The making of the Indian property Bubble
The roots of the Indian property ‘bubble’ can be traced back to 2004-08 when the economy of India was on the boom. During the said years, the GDP of India was growing at an exceptional rate of 9-10 percent every year. This extraordinary situation was exploited by some of the leading builders and developers, they started making grand plans without the involvement of their own money.
The making of the Indian property bubble
Soon, ‘they’ launched ambitious projects worth lacs of crores mostly fulfilled by imprudent borrowings. The amalgamation of such capital borrowings and ambitious plans by the developers resulted in the largest investment boom India has ever witnessed in the real estate sector. Soon, the Global Financial Crises (GFC) menaced the world’s economy. Fortunately, India came out of the situation, almost getting unaffected by it.
At most, GFC lowered the growth rate, from exceptionally good to moderate. The effect of the GFC on the companies that had borrowed a large amount of money for their big projects was negative. Unexpectedly, the real cost of the projects overran the cost in budget, and not meeting of profits as per the expectations, and it worsened the situation.
Flaws and loopholes
The situation deteriorated with the increased borrowing costs and the builders were hard hit by the increase of interest rates by the RBI. The condition worsened with the depreciation value of rupee vs US dollar. Builders borrowed loans at Rs 40/dollar, and they had to repay their debts at Rs 60-70/ dollar. This could have been reckoning time for them.
Despite correcting their measures, the builders started to sell houses at higher prices to negate the higher financing cost. Unfortunately, the investors, without putting in any caution, began investing heavily in these price hiked properties. This led to a further increase in property price, driving a growth in builder’s inventory. This provided a greater room for more dept.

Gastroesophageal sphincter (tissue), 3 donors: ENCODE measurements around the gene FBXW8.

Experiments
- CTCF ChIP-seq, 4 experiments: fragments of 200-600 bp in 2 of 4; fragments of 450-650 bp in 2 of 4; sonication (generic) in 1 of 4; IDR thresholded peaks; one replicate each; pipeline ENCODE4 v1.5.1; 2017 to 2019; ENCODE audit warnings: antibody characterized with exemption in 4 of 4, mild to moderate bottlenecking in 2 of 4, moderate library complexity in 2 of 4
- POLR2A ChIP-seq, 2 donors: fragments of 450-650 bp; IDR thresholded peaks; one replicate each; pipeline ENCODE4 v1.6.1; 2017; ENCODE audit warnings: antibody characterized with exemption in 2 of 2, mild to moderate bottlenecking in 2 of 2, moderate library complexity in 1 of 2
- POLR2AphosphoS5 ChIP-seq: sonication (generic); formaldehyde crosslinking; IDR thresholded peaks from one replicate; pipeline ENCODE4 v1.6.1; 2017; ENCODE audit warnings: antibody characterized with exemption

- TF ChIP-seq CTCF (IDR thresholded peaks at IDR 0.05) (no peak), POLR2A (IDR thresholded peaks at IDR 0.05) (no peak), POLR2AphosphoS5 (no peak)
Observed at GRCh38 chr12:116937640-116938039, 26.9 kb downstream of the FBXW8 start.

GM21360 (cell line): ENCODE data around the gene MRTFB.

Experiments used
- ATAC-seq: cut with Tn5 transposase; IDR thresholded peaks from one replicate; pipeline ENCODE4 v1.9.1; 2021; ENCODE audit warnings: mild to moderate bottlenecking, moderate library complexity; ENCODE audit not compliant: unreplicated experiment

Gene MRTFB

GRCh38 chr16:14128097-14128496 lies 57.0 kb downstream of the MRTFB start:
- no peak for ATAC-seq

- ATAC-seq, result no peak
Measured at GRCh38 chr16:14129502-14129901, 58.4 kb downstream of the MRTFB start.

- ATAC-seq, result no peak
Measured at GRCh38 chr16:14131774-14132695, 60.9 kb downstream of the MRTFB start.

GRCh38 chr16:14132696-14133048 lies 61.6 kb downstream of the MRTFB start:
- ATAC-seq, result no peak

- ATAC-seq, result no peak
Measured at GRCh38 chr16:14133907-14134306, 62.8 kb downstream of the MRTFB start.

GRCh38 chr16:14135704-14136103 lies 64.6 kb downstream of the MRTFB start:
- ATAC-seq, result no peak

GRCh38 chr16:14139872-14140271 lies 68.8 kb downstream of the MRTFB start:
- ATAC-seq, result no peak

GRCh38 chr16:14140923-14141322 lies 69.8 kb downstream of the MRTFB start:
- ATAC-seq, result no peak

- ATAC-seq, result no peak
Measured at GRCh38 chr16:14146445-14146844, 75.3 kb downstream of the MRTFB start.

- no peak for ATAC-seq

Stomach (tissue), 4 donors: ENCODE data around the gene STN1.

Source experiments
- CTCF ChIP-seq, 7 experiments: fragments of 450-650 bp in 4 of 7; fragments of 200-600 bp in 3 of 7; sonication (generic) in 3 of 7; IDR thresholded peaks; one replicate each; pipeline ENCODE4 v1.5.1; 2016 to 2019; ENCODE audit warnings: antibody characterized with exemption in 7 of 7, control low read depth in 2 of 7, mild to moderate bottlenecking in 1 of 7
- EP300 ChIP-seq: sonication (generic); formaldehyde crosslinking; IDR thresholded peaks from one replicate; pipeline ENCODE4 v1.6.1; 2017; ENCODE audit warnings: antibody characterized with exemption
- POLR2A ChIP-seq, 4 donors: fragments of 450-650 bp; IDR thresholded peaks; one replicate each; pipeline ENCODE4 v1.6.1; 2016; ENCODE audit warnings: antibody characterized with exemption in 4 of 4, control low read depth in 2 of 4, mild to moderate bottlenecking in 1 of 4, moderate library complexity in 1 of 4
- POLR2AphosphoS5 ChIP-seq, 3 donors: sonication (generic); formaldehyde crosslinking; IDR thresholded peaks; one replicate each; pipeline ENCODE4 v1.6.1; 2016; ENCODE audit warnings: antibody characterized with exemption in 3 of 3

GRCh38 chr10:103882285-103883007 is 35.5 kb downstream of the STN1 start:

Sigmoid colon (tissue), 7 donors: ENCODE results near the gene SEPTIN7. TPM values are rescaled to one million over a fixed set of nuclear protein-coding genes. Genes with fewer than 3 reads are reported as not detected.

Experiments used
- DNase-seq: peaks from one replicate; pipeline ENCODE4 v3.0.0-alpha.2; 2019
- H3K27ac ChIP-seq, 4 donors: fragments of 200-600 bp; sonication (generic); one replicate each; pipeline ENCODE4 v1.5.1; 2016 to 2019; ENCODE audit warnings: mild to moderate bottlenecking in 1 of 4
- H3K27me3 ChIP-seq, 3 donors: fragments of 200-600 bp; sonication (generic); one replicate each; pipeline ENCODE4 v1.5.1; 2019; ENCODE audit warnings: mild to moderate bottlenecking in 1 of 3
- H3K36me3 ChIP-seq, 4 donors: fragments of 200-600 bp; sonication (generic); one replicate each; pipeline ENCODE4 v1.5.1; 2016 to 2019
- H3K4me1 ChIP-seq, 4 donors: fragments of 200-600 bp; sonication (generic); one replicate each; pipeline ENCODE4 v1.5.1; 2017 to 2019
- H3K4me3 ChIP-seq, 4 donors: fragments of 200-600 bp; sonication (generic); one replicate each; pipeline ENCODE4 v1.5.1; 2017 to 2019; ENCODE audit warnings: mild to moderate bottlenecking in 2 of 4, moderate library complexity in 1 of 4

This artificial price inflation benefited both the builders and the lenders for short term, but it created more problem than it solved in a long period of time. There were many problems with this artificial price inflation. First, this plan targeted the middle-income costumers the most, expecting them to buy a 2BHK for a crore rupee is too much. This resulted in the hoard of unsold inventory, and consequently, in between 2009-2014, the unsold inventory just doubled.
The second problem with it was the higher rents which were not proportionate to the price of the property. In 2006, it stood around 6% to the total value of the property declined to 2% in 2015 (It means returns on your property as rent at the rate of 2% per year). Well, this is not a good return when you are already paying around 10% interest on the property loan.
The bursting of the Indian property bubble
When the Modi government came to power, the real estate bubble already got burst. The real estate sector was performing badly. The builders then started to sell their assets at lower prices to repay their debts, and this resulted in a steep fall in the property prices. This diluted their capacity to take new loans as the worth of assets turned down than before.
As the assets continue to fall, the builders began to throw up their hands, and this resulted in NPAs. Consequently, banks started denying loans to Real Estate Sector. Private Equity and NBFCs filled the vacuum and entered the scene. NBFCs share in financing the builders almost doubled in the past ten years, from 25% to 55%.
Until this time, the condition was not good, but there was not even widespread panic concerning the real estate sector. With the introduction of RERA in 2016, the pro-consumer act incapacitated the builders. The law prevented the builders from raising money from prospective buyers, and it will also penalise the builders for the late deliveries of home.
At present, many builders are selling their stakes in the company to get rid of their debts. Others are trying to sell off their non-core assets to cope up. Supreme Court has already ordered NBCC to take over the stalled projects and has asked the central authority to complete the construction work as soon as possible. The Central government also is planning to come up with a holistic policy to deal with the halt residential projects so that it could provide immediate relief to the homebuyers.
It will be interesting to see how real estate will react to the policies of the government. The development of real estate is significant for developing countries like India. We cannot achieve a sustainable high rate of development without having an excellent performing real estate sector. In short, real estate is the key to higher growth of a nation and flawed cases like Indian property bubble has the potential slower the rate of development steeply.